The use of anonymous sources in the media, has blurred the line for bloggers and journalists alike.
Don’t have a source, but you believe something is true (or not), print it anyway, subscribed to that ubiquitous anon source, no responsibility on your part to prove your premise.
Yesterday I landed on the latest HuffPost article related to that most annoying rogue, Sarah Palin. The story itself was sourced, unlike so many others on Huffington Post. What was unsourced were the comments of the bloggers, many of whom posted links to various Palin blogs, all links related to a story about the birth of Palin’s youngest child, Trig.
You may recall that during the campaign, shortly after Palin was introduced as the RNC’s latest Pig With Lipstick, a story began circulating on the net regarding the birth of Trig. The speculation involved a number of images of Palin, timing, and other factors, and many bloggers (even mainstream bloggers such as Andrew Sullivan) bit on it and made it in to a crusade. The overriding problem emerged; there was no real evidence to support the theories. It was all based on conjecture and anon sources.
Even mainstream, highly respected bloggers such as Andrew Sullivan, got pulled in to the story, and became obsessed with speculation.
I had already determined that I would not publish anything which referred to her children on my(former) blog, and so I avoided the “Trig Trap”. But, in another example, I fell right in to that proverbial trap, and I still am not sure how I feel about it.
Here again I am using Sarah Palin to make a point, as a story emerged about an incident which reputedly occurred in Alaska after Obama’s primary win. An incident, you may recall, in which she is said to have referred to Obama as “Sambo” — “So Sambo beat the bitch!”. I first read the story on the LA Progressive site.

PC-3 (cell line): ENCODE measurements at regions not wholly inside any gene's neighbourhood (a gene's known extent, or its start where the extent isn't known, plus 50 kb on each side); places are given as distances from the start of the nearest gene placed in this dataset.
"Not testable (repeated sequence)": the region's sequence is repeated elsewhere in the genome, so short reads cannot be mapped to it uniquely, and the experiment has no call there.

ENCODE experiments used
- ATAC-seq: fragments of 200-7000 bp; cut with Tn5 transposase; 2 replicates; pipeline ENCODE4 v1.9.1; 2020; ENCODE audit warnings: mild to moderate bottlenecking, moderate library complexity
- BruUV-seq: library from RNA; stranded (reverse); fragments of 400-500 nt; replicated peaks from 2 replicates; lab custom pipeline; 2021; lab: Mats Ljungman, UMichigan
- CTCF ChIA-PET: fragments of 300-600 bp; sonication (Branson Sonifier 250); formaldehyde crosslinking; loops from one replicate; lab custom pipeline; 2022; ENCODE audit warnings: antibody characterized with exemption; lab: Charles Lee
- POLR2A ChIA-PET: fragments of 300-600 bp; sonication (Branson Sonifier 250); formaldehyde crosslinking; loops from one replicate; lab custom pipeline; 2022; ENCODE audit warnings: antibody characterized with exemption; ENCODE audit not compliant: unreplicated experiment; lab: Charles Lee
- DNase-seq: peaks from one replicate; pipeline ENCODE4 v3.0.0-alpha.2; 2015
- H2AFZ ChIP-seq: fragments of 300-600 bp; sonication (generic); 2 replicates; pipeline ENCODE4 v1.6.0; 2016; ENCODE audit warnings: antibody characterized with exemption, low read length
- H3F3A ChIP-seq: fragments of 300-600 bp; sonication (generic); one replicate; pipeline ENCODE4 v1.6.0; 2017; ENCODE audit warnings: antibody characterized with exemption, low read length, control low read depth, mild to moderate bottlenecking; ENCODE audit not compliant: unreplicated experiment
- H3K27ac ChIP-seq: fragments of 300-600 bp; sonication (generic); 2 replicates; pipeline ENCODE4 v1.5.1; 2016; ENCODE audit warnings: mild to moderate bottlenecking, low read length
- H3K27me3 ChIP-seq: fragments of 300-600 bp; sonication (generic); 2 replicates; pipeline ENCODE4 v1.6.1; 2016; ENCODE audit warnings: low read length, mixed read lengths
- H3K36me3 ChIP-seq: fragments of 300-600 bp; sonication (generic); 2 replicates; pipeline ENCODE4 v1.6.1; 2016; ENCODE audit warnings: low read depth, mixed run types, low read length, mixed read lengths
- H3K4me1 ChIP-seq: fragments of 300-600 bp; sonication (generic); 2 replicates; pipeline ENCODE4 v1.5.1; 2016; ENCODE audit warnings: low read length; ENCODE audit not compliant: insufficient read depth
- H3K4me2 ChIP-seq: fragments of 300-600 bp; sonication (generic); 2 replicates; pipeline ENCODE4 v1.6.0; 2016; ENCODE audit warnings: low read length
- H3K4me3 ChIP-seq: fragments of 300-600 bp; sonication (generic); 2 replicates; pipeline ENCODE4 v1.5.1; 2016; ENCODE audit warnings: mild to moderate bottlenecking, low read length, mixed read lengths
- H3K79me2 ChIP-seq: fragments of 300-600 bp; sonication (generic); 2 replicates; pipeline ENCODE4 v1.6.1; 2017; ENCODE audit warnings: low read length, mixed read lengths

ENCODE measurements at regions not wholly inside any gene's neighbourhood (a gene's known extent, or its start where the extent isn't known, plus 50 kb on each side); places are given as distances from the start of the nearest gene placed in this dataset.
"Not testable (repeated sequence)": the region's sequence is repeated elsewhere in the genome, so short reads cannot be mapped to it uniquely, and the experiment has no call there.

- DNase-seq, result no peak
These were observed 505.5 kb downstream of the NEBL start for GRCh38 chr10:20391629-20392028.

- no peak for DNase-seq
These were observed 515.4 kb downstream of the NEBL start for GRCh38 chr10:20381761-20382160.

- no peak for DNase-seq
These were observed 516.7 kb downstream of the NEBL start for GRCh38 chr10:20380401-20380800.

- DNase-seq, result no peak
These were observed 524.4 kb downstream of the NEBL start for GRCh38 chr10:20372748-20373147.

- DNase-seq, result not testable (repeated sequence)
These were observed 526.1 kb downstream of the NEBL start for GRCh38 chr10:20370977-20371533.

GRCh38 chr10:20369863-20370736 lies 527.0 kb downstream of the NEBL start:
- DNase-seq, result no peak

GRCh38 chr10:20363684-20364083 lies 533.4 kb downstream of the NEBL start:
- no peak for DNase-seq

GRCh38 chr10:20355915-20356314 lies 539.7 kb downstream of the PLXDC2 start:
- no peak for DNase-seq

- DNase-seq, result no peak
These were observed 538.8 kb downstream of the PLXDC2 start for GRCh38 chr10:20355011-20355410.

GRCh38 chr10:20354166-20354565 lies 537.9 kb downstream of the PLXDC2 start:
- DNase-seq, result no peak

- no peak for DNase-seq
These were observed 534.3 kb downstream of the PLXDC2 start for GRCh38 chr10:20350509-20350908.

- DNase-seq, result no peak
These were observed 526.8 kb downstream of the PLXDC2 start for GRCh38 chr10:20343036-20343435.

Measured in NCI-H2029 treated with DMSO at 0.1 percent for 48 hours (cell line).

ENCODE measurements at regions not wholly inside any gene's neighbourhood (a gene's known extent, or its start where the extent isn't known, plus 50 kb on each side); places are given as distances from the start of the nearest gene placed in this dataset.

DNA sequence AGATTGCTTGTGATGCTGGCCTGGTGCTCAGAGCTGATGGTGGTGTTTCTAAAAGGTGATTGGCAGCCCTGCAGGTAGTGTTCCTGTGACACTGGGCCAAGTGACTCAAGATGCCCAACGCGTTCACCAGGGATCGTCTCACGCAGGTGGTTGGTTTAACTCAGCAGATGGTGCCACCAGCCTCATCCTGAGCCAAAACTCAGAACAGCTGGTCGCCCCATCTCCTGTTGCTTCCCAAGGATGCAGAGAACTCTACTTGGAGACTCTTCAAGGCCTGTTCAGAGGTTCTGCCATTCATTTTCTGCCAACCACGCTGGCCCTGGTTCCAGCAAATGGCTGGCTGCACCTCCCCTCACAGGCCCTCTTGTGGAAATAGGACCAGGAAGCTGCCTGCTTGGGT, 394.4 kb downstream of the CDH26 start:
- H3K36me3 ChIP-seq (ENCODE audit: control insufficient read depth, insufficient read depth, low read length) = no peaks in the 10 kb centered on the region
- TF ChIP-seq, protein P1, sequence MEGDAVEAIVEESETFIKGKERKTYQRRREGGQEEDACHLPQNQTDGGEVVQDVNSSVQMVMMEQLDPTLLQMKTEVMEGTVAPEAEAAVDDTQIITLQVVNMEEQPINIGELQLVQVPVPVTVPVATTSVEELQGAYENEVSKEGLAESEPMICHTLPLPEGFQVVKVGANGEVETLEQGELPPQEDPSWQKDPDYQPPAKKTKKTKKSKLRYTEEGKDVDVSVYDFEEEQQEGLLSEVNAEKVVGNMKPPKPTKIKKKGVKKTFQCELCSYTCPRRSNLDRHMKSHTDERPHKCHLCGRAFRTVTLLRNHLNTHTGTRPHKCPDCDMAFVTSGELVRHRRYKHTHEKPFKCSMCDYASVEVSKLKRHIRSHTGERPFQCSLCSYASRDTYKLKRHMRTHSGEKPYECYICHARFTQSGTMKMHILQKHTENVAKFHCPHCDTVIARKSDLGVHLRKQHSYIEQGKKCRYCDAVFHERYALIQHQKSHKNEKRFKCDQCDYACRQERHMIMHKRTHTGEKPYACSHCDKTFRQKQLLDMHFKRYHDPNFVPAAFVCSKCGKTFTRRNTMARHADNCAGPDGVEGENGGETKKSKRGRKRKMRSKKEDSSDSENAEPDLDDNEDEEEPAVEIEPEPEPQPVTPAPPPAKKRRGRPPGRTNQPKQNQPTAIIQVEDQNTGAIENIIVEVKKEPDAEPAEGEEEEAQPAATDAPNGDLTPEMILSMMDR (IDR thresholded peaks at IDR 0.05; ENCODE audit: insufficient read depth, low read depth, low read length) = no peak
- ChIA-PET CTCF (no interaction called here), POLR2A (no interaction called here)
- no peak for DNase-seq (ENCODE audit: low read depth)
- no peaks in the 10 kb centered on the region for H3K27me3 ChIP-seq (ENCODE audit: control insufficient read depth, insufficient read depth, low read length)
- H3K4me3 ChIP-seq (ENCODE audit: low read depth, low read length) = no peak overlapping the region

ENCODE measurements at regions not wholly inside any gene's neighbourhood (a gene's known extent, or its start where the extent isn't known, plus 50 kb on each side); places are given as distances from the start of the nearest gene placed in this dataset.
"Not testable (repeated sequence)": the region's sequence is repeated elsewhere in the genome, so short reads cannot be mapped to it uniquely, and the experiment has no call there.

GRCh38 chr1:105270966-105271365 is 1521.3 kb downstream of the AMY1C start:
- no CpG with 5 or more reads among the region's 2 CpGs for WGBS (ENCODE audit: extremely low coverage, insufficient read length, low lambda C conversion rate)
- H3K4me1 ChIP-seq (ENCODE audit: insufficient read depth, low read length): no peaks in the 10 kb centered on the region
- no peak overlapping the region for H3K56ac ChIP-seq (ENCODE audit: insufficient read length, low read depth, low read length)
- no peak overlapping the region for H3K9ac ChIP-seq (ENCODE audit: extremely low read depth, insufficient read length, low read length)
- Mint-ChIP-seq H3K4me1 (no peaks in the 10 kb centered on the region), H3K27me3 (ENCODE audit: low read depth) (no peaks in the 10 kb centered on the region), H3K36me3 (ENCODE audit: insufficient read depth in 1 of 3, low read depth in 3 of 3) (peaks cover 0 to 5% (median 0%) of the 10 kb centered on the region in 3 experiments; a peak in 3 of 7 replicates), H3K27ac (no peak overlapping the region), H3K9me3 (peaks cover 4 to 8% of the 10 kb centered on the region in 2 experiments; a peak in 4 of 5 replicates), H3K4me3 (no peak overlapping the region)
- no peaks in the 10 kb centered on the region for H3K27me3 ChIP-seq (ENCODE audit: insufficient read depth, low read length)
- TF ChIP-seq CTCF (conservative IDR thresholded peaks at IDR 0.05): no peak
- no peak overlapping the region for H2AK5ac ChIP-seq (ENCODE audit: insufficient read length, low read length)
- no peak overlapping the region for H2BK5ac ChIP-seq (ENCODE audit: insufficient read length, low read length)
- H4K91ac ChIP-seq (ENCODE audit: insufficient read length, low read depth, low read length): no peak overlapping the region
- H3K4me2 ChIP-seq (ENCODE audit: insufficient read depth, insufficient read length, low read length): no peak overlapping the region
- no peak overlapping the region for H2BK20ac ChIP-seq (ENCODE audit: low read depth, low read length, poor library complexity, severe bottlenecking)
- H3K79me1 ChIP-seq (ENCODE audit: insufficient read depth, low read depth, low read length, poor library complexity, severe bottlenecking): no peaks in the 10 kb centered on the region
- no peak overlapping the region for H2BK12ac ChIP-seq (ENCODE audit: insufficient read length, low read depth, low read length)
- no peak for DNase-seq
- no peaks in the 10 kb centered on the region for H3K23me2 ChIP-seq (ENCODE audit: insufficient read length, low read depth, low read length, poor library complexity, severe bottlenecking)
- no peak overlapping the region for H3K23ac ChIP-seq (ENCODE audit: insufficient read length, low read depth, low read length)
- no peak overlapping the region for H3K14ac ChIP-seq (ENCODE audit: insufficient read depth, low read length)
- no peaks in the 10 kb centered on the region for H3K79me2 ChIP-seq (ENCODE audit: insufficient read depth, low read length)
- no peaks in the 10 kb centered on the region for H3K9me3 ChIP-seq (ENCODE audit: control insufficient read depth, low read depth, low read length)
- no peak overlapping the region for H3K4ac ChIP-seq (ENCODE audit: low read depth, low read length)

Does it sound plausible to you? It did to me, so enraged at her derisive and racist name calling, I decided to blog it myself in spite of the lack of anything but one anonymous source. Unfortunately for me, my conscience soon forced me to reconsider, and so when I could not get Snopes to verify it, I pulled the original post from my blog.
The author who first published the story faced a similar issue, although he chose to publish anyway, and eventually was so heavily criticized, that he also published the story of how he got the story. You can read his original post here. And his follow-up commentary, in which he defends his use of anonymous sources, here.
And that brings me to the question which I have been considering ever since, and which was once again brought to the forefront not only by the story on HuffPost which brought out the bloggers, but by the many speculative stories put out by Queen Arianna in her seeming quest to hate on Barack daily……….
Where do we draw the line?
While it’s a great deal of fun to spin conjecture in to full-fledged fantasies, is it right to do so?
Are anonymous sources just a means of printing pure conjecture?
What’s your opinion?